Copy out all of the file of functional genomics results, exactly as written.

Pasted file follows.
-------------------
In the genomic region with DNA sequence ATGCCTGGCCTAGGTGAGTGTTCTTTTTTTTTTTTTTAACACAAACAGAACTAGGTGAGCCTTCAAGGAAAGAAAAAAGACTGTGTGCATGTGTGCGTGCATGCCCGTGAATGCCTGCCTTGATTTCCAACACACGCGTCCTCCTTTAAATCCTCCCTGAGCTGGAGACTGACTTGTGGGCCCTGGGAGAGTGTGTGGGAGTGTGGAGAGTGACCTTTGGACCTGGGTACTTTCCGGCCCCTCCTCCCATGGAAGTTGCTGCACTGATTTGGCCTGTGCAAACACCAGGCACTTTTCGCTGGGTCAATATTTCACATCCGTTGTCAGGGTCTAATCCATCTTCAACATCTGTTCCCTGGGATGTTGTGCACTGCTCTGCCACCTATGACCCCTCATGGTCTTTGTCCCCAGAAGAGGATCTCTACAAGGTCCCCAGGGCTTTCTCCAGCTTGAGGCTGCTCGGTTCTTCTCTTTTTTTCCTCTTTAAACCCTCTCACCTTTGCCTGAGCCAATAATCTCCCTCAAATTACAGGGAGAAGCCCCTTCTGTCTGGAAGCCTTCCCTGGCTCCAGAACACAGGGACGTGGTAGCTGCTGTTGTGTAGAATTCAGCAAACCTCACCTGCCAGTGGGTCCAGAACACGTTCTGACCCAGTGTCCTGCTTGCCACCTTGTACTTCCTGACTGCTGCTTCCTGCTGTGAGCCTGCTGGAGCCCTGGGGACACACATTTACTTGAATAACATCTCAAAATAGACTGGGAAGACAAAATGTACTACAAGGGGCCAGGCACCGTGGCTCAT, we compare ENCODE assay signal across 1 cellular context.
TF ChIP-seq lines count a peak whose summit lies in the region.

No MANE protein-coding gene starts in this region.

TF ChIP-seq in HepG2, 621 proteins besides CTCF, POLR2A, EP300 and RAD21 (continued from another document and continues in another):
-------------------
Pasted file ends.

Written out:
In the genomic region with DNA sequence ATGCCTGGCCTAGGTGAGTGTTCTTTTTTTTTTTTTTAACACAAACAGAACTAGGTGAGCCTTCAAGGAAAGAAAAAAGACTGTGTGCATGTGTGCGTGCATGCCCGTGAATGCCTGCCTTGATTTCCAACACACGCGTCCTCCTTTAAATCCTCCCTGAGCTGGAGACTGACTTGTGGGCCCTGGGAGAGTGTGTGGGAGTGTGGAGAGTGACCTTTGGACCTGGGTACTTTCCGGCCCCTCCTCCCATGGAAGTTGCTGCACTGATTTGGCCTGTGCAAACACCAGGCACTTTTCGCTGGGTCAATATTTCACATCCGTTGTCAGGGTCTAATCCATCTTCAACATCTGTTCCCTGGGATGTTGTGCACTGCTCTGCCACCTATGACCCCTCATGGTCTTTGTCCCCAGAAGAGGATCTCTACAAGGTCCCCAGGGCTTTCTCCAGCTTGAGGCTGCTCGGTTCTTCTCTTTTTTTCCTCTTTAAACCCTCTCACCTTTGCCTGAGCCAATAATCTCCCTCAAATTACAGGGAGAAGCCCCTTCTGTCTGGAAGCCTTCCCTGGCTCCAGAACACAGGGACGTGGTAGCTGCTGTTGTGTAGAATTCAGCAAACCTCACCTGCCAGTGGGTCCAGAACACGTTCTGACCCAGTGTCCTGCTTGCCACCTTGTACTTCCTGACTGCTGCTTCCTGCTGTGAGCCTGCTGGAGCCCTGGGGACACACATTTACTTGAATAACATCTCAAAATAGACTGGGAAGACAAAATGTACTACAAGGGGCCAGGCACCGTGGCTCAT, we compare ENCODE assay signal across 1 cellular context.
TF ChIP-seq lines count a peak whose summit lies in the region.

No MANE protein-coding gene starts in this region.

TF ChIP-seq in HepG2, 621 proteins besides CTCF, POLR2A, EP300 and RAD21 (continued from another document and continues in another):